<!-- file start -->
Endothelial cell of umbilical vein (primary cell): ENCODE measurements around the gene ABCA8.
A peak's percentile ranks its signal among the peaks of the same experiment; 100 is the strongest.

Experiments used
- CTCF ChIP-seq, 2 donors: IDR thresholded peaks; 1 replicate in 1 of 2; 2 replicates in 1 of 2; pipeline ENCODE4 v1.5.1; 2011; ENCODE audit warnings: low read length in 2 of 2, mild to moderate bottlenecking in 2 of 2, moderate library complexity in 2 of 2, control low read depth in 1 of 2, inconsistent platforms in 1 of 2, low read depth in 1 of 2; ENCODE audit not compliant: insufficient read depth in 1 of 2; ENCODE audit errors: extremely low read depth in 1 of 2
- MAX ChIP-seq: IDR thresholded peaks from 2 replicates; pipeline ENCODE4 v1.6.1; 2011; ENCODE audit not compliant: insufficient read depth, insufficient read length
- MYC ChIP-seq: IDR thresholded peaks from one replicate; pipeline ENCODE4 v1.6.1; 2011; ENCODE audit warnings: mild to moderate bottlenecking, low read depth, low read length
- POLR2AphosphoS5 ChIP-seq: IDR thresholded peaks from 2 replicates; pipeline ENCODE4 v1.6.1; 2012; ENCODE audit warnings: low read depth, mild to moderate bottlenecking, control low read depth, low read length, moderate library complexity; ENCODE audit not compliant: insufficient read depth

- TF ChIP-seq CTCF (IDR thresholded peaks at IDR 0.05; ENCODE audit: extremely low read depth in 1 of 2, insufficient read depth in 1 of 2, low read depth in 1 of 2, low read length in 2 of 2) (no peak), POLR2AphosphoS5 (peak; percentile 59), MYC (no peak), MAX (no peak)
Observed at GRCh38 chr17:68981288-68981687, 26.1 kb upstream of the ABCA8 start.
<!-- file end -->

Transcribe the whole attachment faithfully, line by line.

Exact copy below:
Endothelial cell of umbilical vein (primary cell): ENCODE measurements around the gene ABCA8.
A peak's percentile ranks its signal among the peaks of the same experiment; 100 is the strongest.

Experiments used
- CTCF ChIP-seq, 2 donors: IDR thresholded peaks; 1 replicate in 1 of 2; 2 replicates in 1 of 2; pipeline ENCODE4 v1.5.1; 2011; ENCODE audit warnings: low read length in 2 of 2, mild to moderate bottlenecking in 2 of 2, moderate library complexity in 2 of 2, control low read depth in 1 of 2, inconsistent platforms in 1 of 2, low read depth in 1 of 2; ENCODE audit not compliant: insufficient read depth in 1 of 2; ENCODE audit errors: extremely low read depth in 1 of 2
- MAX ChIP-seq: IDR thresholded peaks from 2 replicates; pipeline ENCODE4 v1.6.1; 2011; ENCODE audit not compliant: insufficient read depth, insufficient read length
- MYC ChIP-seq: IDR thresholded peaks from one replicate; pipeline ENCODE4 v1.6.1; 2011; ENCODE audit warnings: mild to moderate bottlenecking, low read depth, low read length
- POLR2AphosphoS5 ChIP-seq: IDR thresholded peaks from 2 replicates; pipeline ENCODE4 v1.6.1; 2012; ENCODE audit warnings: low read depth, mild to moderate bottlenecking, control low read depth, low read length, moderate library complexity; ENCODE audit not compliant: insufficient read depth

- TF ChIP-seq CTCF (IDR thresholded peaks at IDR 0.05; ENCODE audit: extremely low read depth in 1 of 2, insufficient read depth in 1 of 2, low read depth in 1 of 2, low read length in 2 of 2) (no peak), POLR2AphosphoS5 (peak; percentile 59), MYC (no peak), MAX (no peak)
Observed at GRCh38 chr17:68981288-68981687, 26.1 kb upstream of the ABCA8 start.